And that’s where Zora comes into the picture.  On November 5, a slew of educators will meet and screen the film and discuss how to use the film and Zora’s books in their classrooms.  I know those teachers and their students will take heed of the films message that their native culture is important, that there’s no need to assimilate into the culture du jour.  Hopefully, we’re past the point when we all need to talk, look, and act alike – after all, America is a big melting pot, which is what keeps us vital and fresh.

Thanks to Carolyn Butts and African Voices Magazine for including the film in her many important undertakings.


Sep 28 2010

Zora to make The Southern Circuit film tour

JUMP AT THE SUN has won a position in the Southern Circuit lineup for 2010-11. 

The Southern Circuit film festival is an older festival devoted to bringing films to a Southern audience.  It is a competition and the winning films make the rounds to some distinctively Southern addresses.  My film JUMP AT THE SUN has been picked to be one of the films in the Southern Circuit, and in March it will be traveling to some very choice spots, including the BB King Museum in Indianola, MS, Coastal Carolina University in Conway, SC, The Arts Council in Gainesville, GA, Madison-Morgan Cultural Center in Madison, GA, and Carson-Newman College in Jefferson City, TN.

The 2010-2011 Southern Circuit is a program of South Arts.  Southern Circuit screenings are funded in part by a grant from South Arts in partnership with the National Endowment for the Arts and local partner organizations.  Special support for Southern Circuit was provided by the Academy of Motion Picture Arts and Sciences.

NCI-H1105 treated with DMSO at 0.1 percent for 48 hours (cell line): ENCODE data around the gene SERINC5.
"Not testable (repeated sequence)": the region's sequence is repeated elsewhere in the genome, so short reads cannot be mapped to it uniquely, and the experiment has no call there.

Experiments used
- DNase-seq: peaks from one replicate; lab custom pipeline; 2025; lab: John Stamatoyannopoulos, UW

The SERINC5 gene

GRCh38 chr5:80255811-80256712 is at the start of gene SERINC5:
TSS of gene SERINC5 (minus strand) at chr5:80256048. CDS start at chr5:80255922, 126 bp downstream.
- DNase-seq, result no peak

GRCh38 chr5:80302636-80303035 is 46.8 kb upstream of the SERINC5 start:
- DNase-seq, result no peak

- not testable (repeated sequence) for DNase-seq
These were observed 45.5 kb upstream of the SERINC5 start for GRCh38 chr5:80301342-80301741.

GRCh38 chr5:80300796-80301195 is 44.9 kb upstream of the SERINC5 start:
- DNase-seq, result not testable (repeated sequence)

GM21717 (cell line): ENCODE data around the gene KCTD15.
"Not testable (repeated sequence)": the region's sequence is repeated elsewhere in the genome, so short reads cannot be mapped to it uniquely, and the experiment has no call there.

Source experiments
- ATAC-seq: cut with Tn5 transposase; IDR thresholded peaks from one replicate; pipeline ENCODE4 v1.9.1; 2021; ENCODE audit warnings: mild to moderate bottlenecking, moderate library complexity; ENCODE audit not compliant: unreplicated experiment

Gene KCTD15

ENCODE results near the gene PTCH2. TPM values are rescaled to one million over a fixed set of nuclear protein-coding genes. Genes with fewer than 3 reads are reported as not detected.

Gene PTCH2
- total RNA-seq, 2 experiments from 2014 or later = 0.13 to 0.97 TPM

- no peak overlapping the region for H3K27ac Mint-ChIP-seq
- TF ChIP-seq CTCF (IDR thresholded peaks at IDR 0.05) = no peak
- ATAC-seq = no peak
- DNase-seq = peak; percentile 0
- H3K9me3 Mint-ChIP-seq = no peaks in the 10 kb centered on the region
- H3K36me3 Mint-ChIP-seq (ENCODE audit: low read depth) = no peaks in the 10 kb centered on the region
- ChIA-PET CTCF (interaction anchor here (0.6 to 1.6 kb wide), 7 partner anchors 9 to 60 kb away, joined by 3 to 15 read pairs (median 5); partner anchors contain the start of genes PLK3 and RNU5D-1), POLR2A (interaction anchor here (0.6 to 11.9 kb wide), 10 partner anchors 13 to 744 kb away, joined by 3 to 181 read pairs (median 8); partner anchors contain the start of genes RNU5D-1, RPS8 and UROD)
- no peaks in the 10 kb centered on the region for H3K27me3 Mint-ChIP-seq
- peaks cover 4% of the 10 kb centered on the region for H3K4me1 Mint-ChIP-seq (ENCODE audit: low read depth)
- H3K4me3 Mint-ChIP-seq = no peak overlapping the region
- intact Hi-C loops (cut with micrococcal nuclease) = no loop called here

For a list of all the films, dates, and venues, click here.


Jul 15 2010

Harlem Free Outdoor Screening of Jump at the Sun documentary

The Jackie Robinson Park in Harlem will be the location on July 21 at 8P for a free outdoor evening screening of Jump at the Sun, the PBS’ American Masters presentation of the Bay Bottom News documentary on Zora Neale Hurston.  The event is sponsored by Reel Sisters and Reel Harlem.

Zora and the Slugger, who was the first black baseball player to sign with the Major League in 1947, shared similar politics.  They backed Republicans but used the “cafeteria plan” – picking and choosing which of their politics and politicians they preferred in the party.

Although the park is in Harlem, it was the Brooklyn Dodgers who signed up Robinson not the NY Yankees.  Up until then, black players played in the Negro Leagues.  Robinson’s very fascinating life is detailed in Wikipedia.

I wish I could be there to join you, Jackie, and Zora.  From that article in Wikipedia, it seems they both had the same spunk and spirit, and because of that, this world is a better place.  Please be sure to buy a dvd from my good friend Elaine Beery who will be there in my absence.

For directions to the park, go the Jackie Robinson Park website.


May 13 2010

Heeeeeey. How ya’ doinnnnn?

The words came from Maya Angelou in the film JUMP AT THE SUN as she described the “sweet language” or la langue doux, an Africanism that has found its way into our own language. Angelou heard it in the South.

I found myself wondering why Zora never went to Africa.

PBS viewer David Hardy, a software design engineer from Idaho, wanted to know more about  la langue doux (spelling based on Angelou’s spoken words).  So he did some research and came up with these interesting comments on his blog.